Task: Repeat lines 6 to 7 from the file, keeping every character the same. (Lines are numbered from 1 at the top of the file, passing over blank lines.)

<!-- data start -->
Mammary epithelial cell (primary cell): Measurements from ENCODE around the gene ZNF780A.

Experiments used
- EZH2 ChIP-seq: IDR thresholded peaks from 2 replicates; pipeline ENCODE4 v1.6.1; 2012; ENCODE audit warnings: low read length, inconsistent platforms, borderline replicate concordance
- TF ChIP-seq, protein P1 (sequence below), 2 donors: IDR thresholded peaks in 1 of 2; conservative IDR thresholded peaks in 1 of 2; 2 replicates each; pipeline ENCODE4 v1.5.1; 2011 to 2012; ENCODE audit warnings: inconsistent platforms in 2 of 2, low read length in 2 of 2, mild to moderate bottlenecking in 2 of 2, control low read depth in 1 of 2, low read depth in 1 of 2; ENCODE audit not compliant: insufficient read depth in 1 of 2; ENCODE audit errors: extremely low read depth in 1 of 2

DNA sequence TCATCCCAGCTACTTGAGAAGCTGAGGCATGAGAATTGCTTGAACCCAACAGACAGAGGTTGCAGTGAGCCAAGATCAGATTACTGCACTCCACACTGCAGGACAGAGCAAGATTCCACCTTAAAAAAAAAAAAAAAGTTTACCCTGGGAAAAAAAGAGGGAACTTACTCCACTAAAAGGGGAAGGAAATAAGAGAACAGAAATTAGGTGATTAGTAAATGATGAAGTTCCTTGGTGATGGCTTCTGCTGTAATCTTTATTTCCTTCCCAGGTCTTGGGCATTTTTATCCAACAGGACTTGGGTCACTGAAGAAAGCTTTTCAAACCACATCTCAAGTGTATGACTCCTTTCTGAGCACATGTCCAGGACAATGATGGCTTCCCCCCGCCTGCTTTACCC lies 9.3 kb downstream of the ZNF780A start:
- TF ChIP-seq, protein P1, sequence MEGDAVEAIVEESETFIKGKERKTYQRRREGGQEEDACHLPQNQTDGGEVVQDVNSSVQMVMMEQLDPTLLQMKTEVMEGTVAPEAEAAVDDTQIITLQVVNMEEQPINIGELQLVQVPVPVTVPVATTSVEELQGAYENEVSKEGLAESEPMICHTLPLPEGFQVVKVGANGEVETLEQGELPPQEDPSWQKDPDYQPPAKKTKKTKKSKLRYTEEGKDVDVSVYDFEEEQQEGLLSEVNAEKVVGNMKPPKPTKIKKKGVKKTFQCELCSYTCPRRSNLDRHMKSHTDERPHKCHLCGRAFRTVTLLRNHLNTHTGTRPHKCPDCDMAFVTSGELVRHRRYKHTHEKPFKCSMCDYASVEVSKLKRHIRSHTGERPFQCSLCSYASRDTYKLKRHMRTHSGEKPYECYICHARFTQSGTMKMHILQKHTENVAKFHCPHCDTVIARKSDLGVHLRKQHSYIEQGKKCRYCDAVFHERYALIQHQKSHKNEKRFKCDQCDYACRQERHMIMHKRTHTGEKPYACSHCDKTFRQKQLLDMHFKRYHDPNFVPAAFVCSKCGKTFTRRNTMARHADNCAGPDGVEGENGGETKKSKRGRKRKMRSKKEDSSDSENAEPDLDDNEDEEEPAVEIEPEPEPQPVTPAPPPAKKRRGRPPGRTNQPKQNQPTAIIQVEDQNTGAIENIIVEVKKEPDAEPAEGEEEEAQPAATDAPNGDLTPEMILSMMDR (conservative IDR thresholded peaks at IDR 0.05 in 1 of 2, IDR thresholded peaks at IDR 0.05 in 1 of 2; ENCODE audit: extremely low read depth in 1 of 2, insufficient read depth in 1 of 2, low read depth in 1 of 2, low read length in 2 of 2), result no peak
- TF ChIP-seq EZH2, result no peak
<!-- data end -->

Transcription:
- TF ChIP-seq, protein P1, sequence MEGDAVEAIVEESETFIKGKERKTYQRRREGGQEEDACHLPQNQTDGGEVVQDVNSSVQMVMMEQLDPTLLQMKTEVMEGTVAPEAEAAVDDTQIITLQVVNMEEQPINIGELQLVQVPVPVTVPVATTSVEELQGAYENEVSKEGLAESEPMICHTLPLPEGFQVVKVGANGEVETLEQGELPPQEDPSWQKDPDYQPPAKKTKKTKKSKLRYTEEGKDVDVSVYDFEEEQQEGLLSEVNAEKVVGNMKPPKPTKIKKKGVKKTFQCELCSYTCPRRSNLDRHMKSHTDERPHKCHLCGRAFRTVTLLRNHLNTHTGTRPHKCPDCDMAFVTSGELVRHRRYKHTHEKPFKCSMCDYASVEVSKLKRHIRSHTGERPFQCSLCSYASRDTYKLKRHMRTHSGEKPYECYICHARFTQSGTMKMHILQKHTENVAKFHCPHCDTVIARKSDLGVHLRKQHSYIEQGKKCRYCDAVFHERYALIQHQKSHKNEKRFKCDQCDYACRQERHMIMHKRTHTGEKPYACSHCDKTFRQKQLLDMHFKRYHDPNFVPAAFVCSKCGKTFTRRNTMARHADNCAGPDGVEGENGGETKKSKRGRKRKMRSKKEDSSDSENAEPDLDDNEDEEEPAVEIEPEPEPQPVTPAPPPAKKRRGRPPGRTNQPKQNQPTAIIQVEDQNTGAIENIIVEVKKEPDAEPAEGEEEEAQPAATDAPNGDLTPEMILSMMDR (conservative IDR thresholded peaks at IDR 0.05 in 1 of 2, IDR thresholded peaks at IDR 0.05 in 1 of 2; ENCODE audit: extremely low read depth in 1 of 2, insufficient read depth in 1 of 2, low read depth in 1 of 2, low read length in 2 of 2), result no peak
- TF ChIP-seq EZH2, result no peak